25 December 2011

Christmas Quiz Answers

  1. When was the first Christmas card produced? As recently at 1846, when the Victorian concept of Christmas was being created.
  2. Who was responsible for the introduction of the Christmas tree to Britain? Prince Albert, Queen Victoria's consort, who brought the German custom to England by installing a tree at Windsor Castle during Christmas.
  3. What are Cornish Fairings?  In the week after Christmas a 'maid-hiring' fair used to be held in Launceston, Cornwall, when ginger biscuits, sweetened with honey and coloured with saffron, were sold.
  4. When did the turkey become traditional fare for Christmas dinner?  An old jingle tells us that Turkeys, heresy, hops and beer,/Come into England all in one year. Not strictly true but by 1530 the bird was known in England.
  5. Where do turkeys originate?  In North America, where they exist in the wild.
  6. What fare was traditionally eaten on Christmas Day before the advent of turkey?  A boar's head, brought to the table with much ceremony. Swans and cranes also featured.
  7. What were the original ingredients of Christmas pudding?   Dating back to the Norman Conquest, the Christmas pudding, or girout as it was known, contained meat, herbs and plums.
  8. Why is mistletoe so much in evidence at Christmas time?  Sacred to the Druids and Scandinavians, it was believed to protect a house from lightning during the year to come.
  9. When was the Glastonbury thorn said to bloom?  The Glastonbury thorn, by legend grown from the staff of St Joseph of Arimathea which he set in the ground at the Somerset, was said to blossom each year at midnight on Twelfth Night.
  10. What is the origin of Boxing Day?  Servants and apprentices were allowed to collect money from the employers and these were put in a Christmas box, a name transferred to the gratuities given to postmen etc at Christmas time.
  11. When is the traditional time to make Seville orange marmalade?  The true Seville orange has a short season in January.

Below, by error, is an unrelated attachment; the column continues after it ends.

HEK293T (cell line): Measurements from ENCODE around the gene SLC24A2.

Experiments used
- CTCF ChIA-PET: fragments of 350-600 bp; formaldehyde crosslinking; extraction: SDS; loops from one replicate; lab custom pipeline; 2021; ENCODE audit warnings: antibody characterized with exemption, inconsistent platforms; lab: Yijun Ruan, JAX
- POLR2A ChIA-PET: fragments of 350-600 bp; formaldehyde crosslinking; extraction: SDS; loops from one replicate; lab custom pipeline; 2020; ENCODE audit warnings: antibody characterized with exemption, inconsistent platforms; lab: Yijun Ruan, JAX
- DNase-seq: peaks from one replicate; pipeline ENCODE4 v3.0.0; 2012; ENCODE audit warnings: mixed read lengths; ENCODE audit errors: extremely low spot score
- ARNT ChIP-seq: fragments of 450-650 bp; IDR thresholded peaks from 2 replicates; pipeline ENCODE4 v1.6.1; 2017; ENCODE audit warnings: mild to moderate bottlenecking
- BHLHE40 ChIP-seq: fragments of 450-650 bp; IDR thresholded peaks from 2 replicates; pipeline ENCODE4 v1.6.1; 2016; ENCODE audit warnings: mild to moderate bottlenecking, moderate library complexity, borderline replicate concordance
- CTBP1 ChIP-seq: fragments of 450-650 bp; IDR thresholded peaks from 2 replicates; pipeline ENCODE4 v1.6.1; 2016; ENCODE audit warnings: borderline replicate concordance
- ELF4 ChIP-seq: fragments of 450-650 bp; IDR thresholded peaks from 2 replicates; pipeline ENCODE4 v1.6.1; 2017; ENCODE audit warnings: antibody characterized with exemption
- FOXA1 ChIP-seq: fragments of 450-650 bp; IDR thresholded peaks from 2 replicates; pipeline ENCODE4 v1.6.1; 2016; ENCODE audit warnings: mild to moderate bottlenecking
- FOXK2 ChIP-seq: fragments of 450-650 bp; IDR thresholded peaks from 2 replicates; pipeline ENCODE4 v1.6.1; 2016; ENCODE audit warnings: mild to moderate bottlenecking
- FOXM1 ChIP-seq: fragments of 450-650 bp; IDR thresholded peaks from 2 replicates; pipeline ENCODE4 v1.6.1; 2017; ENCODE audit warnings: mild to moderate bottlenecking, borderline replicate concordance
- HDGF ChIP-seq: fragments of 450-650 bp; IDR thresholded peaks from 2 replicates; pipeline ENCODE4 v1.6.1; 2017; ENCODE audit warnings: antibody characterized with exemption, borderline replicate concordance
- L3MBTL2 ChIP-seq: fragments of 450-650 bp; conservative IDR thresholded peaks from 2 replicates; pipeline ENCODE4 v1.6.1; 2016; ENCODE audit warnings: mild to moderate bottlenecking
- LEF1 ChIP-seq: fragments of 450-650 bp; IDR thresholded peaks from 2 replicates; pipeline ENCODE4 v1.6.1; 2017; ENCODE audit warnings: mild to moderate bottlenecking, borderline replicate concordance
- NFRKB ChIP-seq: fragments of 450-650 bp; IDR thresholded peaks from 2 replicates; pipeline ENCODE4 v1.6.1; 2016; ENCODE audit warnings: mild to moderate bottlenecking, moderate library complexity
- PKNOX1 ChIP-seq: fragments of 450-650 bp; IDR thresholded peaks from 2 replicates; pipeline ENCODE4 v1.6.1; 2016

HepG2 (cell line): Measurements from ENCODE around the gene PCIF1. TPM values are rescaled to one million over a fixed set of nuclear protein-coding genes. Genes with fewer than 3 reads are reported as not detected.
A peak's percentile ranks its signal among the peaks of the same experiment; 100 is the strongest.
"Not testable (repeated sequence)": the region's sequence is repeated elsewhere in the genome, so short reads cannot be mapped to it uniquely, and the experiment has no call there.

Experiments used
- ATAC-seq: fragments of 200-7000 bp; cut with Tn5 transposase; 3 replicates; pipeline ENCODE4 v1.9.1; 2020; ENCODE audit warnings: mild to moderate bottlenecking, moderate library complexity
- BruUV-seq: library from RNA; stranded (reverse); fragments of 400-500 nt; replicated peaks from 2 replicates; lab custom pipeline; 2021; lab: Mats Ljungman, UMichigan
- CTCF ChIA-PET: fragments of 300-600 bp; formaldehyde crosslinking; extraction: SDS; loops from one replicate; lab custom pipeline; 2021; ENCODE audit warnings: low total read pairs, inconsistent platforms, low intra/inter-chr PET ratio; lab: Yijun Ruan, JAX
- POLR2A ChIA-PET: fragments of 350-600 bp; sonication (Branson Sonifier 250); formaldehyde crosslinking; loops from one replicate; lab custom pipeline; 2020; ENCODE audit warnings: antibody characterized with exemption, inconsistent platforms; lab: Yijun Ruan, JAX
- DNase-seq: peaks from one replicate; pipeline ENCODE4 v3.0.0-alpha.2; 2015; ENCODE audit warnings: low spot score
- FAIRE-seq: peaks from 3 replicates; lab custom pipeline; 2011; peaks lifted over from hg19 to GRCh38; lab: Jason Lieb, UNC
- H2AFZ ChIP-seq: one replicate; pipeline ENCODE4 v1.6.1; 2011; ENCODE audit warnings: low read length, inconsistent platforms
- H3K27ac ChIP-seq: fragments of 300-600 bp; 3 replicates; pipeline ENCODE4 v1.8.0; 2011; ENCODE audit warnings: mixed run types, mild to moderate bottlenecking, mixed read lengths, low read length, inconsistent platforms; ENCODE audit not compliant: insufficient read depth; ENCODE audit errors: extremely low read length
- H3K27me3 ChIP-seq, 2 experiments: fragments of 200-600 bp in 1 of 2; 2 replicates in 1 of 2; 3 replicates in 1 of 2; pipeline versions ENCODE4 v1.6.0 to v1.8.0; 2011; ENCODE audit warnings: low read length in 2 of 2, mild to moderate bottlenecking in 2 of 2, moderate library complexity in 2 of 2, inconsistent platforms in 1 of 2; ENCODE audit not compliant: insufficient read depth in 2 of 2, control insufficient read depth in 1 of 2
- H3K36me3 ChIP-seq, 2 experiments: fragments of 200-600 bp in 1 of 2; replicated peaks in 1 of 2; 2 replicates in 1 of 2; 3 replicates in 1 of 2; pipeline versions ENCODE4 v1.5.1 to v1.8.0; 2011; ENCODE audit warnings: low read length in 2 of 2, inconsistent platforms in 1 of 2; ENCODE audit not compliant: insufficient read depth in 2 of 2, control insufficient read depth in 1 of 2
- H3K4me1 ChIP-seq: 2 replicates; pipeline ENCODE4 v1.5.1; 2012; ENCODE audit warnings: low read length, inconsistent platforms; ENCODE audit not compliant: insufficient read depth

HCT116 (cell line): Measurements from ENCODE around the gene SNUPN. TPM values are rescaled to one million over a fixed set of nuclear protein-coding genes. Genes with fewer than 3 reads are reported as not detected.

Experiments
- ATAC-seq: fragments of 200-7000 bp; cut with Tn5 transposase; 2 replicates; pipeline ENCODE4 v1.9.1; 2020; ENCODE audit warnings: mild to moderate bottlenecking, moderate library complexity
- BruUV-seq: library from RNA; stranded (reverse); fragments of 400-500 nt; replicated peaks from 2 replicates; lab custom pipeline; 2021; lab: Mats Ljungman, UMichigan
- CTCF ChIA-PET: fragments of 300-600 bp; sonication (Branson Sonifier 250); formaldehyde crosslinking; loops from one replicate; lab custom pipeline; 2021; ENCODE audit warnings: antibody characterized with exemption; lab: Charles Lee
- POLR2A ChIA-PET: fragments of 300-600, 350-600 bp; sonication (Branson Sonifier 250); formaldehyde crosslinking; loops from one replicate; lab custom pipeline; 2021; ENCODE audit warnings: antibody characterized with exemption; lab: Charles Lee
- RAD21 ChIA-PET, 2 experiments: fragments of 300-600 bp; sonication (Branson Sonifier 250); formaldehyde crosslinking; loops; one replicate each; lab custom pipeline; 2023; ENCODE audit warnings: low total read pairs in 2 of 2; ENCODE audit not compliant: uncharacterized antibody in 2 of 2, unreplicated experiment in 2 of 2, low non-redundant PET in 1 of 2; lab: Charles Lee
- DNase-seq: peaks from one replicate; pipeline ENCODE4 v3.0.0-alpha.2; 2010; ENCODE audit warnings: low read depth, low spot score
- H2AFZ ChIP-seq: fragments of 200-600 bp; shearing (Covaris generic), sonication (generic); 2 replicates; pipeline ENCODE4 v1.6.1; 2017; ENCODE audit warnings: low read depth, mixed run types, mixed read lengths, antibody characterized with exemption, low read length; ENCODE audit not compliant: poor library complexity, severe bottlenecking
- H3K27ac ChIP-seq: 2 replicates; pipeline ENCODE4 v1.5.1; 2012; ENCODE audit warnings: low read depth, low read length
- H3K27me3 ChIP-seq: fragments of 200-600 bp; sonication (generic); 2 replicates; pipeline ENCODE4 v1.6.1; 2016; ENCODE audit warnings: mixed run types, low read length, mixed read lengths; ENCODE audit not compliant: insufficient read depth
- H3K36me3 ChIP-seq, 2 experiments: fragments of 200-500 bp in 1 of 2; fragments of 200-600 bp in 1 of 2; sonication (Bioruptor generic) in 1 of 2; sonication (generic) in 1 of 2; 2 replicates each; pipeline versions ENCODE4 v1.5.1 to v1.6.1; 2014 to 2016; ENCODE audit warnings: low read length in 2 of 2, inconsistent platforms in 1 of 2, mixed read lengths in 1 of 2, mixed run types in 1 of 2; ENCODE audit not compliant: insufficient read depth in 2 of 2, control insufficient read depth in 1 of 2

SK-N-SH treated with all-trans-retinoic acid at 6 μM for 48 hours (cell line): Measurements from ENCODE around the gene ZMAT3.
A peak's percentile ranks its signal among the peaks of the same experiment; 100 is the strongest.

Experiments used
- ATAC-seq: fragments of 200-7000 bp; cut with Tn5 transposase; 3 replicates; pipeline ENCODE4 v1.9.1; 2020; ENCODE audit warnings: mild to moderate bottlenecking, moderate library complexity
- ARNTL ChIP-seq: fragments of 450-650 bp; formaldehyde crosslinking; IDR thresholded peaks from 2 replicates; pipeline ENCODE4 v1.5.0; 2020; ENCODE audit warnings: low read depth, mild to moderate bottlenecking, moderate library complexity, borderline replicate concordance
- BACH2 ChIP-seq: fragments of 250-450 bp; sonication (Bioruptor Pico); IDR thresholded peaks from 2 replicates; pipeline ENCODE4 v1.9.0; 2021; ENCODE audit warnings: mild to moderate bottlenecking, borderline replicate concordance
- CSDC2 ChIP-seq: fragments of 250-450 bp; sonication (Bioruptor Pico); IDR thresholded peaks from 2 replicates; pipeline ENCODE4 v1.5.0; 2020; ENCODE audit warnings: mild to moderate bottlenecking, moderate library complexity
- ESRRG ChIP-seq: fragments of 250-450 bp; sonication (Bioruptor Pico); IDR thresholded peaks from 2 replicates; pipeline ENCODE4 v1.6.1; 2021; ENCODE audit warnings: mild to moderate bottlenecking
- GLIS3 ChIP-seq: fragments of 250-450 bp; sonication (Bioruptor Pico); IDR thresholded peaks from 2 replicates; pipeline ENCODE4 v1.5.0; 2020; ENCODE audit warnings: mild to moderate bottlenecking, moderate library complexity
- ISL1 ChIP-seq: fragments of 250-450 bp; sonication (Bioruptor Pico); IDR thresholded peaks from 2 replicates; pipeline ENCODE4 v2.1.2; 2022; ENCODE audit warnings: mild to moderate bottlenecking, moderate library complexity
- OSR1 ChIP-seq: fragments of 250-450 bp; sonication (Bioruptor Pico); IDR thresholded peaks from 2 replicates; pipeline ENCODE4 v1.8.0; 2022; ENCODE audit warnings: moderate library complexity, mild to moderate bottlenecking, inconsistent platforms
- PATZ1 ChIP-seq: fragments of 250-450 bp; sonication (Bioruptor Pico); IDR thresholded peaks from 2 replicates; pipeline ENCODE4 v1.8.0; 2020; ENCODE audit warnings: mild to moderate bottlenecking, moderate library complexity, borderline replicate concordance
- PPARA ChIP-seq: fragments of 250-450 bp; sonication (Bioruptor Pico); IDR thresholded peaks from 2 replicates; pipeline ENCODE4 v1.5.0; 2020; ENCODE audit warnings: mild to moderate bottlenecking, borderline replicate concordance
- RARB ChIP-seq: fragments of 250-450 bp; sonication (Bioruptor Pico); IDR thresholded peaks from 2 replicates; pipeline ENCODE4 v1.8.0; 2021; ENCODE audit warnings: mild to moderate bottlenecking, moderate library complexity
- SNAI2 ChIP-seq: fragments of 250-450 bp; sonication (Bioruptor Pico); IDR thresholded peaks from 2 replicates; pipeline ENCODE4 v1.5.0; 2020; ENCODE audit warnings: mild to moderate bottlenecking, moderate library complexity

12. Who said: 'He was a bold man who first ate an oyster'?  The Dean of St Patrick's, Dublin, Dr Jonathan Swift (1667 - 1745).
  13. What are elvers?  The young of eels which are caught in the spring in vast quantities along the Severn and its tributaries.  Today, they are sold for immense sums.
  14. Did Elvis Presley ever visit Britain?  Yes, he spent two hours at Prestwick Airport, Scotland, in 1960.
  15. Why might huffcap, mad dog, angel's food and dragon's milk be considered bad for you?  They were all 16th century double strength beers which the London authorities tried to ban.
  16. What were dredge, maslin, berevechicorn and bollymong used for?  Cooking.  They were all crops grown in medieval England.
  17. What do King Canute and Jane Austin have in common?  They're both buried in Winchester Cathedral.
  18. How many magpies must be seen for a wedding?  One for anger, two for mirth, three for a wedding, four for a birth.
  19. When were bees supposed to hum the Hundredth Psalm?  On Christmas Eve in their hive in the same hour that cattle fell to their knees in the byre to adore the Child Jesus.
  20. Which bird is most closely associated with the Christmas Festival? The robin redbreast, one bird which has absolute trust in man and which, in winter, will even venture into houses in search of food.  

When Christmastide comes in like a bride,

With holly and ivy clad,

Twelve days in the year, much mirth and good Cheer,

In every household is had.

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